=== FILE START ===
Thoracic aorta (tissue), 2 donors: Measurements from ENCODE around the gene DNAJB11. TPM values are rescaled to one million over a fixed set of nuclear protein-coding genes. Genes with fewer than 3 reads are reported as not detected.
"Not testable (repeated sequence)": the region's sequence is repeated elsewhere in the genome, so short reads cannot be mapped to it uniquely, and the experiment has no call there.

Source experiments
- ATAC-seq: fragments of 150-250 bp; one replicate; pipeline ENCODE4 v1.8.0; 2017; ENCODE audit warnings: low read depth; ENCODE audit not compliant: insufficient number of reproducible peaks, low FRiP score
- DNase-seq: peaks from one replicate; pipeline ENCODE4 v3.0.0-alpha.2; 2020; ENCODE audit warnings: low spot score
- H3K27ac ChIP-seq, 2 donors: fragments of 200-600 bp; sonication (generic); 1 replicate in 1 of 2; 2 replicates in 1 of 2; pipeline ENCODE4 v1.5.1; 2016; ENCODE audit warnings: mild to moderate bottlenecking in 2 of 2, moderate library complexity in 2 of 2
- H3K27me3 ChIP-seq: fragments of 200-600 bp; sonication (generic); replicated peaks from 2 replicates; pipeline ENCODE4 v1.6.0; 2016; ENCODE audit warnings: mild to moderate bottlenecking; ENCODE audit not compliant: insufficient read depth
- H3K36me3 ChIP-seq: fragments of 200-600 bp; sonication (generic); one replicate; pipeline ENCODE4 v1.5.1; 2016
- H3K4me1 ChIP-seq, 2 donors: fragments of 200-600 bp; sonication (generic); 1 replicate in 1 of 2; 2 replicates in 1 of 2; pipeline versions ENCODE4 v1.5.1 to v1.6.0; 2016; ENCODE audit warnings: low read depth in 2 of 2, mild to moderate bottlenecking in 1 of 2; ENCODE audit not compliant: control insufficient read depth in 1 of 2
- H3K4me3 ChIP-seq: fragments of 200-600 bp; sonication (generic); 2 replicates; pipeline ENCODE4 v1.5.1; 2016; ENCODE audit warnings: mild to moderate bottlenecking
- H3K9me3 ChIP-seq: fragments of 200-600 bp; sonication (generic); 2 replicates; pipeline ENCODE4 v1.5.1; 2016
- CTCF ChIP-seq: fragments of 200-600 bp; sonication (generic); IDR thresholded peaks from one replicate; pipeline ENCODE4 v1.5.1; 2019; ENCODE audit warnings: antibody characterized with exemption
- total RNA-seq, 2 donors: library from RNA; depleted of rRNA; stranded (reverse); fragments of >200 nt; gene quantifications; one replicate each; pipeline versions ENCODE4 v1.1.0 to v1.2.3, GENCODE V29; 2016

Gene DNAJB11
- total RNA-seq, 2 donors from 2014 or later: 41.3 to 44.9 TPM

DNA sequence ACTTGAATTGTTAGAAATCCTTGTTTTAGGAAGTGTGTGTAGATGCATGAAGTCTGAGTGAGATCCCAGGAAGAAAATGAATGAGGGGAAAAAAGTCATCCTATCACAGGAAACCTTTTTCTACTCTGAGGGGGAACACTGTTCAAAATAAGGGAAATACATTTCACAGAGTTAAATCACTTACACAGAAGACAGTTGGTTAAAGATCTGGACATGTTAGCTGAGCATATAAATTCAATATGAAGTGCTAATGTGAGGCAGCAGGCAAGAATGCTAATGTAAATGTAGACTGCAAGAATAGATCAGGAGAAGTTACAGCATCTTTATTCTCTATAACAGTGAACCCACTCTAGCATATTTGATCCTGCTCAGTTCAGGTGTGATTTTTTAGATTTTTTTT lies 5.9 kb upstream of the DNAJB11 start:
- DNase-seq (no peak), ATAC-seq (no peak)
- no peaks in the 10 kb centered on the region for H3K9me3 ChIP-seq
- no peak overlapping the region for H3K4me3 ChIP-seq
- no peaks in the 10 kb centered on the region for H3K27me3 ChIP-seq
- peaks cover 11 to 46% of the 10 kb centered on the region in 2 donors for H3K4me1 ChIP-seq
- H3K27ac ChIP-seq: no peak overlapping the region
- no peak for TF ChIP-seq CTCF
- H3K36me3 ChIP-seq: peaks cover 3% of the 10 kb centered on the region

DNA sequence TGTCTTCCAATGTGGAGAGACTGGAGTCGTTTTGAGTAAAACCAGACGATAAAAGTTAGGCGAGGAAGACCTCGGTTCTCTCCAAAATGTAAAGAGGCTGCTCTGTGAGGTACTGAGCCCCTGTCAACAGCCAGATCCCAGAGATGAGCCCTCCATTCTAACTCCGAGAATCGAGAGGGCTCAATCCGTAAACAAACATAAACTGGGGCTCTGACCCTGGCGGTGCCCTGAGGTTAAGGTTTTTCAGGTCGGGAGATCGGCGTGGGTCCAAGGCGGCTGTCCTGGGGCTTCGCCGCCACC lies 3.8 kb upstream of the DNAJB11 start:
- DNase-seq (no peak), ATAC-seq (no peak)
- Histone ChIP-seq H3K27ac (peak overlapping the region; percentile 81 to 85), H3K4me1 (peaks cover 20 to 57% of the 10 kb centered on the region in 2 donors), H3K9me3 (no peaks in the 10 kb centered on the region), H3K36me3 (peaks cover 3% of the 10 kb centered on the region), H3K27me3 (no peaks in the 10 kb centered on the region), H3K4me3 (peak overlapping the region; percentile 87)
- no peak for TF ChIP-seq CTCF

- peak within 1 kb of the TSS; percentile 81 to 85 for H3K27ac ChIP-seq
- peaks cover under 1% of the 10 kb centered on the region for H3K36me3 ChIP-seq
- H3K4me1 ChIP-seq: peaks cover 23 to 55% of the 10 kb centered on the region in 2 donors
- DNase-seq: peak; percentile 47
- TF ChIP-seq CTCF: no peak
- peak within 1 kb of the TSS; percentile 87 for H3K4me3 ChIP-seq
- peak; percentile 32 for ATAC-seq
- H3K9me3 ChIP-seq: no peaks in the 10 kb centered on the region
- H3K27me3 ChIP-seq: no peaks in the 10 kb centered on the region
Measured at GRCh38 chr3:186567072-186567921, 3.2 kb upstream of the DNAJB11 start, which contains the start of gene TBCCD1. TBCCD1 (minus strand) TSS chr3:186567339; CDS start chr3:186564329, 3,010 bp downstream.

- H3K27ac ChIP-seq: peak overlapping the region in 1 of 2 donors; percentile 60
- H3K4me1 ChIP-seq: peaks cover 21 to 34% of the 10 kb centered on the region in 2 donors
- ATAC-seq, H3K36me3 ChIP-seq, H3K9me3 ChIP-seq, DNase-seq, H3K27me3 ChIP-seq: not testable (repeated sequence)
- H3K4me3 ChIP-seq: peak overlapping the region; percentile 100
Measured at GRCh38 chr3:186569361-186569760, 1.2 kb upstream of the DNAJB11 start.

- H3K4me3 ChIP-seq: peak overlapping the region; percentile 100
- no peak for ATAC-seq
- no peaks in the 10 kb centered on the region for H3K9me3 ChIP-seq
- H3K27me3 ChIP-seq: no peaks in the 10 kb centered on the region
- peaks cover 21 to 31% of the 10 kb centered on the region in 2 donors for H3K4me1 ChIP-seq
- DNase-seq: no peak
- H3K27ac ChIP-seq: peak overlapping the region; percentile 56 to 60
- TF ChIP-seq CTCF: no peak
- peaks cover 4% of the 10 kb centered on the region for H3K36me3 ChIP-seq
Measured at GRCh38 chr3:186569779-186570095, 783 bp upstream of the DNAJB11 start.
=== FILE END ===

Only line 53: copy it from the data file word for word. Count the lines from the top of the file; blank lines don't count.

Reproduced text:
Measured at GRCh38 chr3:186569779-186570095, 783 bp upstream of the DNAJB11 start.